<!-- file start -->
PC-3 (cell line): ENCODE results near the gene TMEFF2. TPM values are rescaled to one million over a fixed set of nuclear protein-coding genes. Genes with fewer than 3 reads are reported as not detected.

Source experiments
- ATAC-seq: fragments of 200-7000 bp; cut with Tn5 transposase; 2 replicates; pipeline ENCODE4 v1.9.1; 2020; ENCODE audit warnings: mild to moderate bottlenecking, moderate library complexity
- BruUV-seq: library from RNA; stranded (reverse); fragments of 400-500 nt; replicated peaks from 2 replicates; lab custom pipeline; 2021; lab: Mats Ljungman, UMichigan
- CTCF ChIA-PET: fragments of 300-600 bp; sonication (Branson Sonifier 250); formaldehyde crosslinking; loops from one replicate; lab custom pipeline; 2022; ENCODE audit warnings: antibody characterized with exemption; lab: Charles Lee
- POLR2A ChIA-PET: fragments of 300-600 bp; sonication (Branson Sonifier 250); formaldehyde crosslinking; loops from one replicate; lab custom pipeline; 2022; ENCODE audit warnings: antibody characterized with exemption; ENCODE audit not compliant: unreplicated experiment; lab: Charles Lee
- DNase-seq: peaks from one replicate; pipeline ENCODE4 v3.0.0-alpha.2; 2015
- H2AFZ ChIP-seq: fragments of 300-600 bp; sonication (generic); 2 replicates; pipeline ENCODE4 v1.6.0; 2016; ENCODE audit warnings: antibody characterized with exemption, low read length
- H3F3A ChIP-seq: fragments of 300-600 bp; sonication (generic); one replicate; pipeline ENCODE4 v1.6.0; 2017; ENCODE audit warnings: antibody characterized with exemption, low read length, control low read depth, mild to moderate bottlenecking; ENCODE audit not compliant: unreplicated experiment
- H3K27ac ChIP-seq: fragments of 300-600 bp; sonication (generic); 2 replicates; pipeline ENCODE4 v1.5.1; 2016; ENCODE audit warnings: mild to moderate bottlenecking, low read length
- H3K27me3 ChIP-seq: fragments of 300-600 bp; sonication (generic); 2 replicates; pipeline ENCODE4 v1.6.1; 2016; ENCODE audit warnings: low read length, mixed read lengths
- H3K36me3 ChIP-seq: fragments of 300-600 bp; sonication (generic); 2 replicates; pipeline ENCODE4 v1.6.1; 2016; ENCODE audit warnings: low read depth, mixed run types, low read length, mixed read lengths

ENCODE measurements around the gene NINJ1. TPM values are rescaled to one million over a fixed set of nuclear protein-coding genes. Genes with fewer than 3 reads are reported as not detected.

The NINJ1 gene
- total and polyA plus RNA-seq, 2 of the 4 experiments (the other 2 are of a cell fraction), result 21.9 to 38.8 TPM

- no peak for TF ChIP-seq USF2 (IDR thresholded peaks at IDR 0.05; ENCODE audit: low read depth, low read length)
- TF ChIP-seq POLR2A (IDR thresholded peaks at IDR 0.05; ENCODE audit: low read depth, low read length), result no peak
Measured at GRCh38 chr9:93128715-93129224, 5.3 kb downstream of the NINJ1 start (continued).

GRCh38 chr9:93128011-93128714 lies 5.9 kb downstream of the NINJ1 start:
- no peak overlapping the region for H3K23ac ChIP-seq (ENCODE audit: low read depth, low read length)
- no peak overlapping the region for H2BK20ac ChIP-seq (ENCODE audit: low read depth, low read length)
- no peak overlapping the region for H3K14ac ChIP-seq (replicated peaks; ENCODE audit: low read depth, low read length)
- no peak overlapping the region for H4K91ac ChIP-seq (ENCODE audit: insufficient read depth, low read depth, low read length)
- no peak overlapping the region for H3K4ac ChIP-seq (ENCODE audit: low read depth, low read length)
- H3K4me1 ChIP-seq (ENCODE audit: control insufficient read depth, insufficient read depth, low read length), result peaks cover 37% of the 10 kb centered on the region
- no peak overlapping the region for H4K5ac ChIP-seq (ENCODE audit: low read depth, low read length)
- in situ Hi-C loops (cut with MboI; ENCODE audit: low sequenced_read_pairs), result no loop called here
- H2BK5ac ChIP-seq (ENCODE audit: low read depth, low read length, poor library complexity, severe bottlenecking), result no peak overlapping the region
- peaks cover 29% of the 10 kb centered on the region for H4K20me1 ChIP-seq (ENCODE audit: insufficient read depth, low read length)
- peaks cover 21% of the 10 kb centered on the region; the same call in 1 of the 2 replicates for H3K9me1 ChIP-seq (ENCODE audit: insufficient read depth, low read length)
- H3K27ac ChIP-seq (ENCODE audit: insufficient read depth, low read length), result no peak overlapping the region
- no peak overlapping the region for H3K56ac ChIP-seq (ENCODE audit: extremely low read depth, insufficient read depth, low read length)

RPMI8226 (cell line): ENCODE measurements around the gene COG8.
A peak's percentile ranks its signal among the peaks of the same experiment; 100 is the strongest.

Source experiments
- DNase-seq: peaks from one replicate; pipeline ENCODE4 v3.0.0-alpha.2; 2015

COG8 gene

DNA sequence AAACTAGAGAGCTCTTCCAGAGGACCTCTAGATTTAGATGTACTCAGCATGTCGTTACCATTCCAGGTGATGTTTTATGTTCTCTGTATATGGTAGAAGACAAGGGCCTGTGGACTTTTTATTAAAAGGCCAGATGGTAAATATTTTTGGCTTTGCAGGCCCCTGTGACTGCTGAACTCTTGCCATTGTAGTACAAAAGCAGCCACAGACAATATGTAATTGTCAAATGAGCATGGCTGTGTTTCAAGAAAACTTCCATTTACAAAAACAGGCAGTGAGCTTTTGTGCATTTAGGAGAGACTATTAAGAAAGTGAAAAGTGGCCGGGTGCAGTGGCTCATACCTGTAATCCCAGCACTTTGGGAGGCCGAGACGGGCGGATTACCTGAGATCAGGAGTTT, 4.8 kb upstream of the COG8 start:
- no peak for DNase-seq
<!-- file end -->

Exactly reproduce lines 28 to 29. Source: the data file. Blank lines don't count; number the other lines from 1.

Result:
- H2BK5ac ChIP-seq (ENCODE audit: low read depth, low read length, poor library complexity, severe bottlenecking), result no peak overlapping the region
- peaks cover 29% of the 10 kb centered on the region for H4K20me1 ChIP-seq (ENCODE audit: insufficient read depth, low read length)